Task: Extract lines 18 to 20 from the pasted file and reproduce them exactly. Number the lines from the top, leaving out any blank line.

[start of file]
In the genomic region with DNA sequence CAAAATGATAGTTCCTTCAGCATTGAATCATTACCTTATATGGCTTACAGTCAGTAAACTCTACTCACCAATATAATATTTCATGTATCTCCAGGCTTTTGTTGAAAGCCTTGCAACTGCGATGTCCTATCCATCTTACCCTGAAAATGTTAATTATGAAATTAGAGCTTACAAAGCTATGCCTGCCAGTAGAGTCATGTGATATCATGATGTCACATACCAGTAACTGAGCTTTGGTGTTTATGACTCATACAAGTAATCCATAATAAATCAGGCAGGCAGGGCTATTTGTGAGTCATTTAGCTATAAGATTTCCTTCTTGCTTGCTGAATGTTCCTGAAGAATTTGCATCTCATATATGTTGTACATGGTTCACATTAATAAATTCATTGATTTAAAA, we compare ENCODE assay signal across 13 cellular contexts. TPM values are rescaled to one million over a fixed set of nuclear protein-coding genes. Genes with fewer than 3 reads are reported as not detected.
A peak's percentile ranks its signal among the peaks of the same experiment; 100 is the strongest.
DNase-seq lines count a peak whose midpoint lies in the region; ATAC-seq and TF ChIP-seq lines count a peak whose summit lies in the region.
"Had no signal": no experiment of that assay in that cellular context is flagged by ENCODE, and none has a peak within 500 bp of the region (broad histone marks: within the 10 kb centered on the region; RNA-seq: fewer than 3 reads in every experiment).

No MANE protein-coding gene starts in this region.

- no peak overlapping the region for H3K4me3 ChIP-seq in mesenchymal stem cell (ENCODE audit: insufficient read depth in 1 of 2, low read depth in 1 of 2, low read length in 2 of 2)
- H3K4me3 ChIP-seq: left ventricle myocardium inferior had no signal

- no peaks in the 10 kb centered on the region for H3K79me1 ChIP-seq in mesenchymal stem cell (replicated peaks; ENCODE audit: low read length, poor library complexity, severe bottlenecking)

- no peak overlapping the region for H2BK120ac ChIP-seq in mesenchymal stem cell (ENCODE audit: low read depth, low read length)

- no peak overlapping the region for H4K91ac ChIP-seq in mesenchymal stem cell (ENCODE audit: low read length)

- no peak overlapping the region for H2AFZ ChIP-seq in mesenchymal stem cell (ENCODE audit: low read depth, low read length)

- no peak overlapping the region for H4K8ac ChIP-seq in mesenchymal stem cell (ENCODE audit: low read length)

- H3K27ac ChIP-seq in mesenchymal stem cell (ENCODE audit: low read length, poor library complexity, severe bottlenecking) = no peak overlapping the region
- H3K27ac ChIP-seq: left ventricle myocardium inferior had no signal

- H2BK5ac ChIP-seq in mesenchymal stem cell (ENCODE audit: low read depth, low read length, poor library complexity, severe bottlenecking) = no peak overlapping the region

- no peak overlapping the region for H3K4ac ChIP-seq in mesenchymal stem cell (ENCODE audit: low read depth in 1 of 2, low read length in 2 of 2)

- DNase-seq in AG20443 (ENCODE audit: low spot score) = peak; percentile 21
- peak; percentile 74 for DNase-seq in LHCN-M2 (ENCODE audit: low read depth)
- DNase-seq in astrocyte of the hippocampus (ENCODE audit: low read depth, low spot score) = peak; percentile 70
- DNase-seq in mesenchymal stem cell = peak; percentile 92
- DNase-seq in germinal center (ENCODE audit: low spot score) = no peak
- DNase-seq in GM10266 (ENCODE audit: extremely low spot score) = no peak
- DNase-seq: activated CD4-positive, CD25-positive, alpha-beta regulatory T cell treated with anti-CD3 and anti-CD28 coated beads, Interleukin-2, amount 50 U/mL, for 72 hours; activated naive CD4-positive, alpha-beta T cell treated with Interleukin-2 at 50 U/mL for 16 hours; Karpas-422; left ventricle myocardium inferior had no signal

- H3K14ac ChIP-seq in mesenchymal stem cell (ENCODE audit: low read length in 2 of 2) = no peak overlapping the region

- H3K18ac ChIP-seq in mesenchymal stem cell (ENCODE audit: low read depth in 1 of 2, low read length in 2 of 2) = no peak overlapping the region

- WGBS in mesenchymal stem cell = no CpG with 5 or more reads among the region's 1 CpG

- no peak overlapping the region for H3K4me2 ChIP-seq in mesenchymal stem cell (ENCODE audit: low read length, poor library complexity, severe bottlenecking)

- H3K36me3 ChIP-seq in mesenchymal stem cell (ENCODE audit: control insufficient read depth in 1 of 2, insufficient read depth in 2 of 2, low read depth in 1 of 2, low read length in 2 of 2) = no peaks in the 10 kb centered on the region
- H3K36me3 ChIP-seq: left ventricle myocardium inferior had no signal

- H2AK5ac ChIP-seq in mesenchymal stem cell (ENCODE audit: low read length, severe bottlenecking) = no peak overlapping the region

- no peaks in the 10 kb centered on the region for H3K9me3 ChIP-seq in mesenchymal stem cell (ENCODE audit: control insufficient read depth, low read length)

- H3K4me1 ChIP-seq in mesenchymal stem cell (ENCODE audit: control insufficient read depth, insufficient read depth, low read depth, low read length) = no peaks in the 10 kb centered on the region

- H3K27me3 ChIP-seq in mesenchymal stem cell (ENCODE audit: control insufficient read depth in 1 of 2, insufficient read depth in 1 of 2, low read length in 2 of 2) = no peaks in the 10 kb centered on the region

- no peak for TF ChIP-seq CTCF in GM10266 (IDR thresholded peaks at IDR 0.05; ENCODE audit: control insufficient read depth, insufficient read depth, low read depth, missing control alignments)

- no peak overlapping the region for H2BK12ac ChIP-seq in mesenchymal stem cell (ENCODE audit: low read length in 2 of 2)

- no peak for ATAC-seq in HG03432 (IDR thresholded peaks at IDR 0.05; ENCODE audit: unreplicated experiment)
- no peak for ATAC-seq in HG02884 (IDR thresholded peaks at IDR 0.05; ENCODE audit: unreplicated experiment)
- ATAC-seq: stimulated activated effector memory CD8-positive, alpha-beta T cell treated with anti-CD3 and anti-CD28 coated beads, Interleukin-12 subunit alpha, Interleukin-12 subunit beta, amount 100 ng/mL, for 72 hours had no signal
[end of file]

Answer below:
- peak; percentile 74 for DNase-seq in LHCN-M2 (ENCODE audit: low read depth)
- DNase-seq in astrocyte of the hippocampus (ENCODE audit: low read depth, low spot score) = peak; percentile 70
- DNase-seq in mesenchymal stem cell = peak; percentile 92